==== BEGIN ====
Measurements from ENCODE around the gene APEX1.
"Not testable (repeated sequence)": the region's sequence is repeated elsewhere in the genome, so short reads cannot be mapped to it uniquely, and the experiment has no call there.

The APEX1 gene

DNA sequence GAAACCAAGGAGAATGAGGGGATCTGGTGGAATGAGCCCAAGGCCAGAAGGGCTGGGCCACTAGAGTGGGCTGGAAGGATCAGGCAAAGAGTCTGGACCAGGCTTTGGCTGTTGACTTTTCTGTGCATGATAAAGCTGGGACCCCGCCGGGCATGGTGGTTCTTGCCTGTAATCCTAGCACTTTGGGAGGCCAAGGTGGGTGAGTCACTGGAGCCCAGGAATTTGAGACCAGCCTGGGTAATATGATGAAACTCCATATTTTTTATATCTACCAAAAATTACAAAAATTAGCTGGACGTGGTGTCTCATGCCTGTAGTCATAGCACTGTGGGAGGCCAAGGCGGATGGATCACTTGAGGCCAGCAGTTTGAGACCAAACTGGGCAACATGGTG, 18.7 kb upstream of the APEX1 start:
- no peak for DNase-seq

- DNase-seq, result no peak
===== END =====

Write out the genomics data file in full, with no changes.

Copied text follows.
Measurements from ENCODE around the gene APEX1.
"Not testable (repeated sequence)": the region's sequence is repeated elsewhere in the genome, so short reads cannot be mapped to it uniquely, and the experiment has no call there.

The APEX1 gene

DNA sequence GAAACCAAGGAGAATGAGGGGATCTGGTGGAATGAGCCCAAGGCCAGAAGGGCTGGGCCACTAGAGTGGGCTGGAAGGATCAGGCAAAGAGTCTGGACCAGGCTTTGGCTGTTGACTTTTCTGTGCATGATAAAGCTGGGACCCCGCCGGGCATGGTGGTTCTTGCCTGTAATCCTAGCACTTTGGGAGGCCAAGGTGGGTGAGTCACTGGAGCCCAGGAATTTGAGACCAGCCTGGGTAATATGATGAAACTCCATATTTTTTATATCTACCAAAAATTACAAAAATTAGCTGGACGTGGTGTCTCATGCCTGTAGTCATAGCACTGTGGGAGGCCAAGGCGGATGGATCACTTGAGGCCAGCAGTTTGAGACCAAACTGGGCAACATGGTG, 18.7 kb upstream of the APEX1 start:
- no peak for DNase-seq

- DNase-seq, result no peak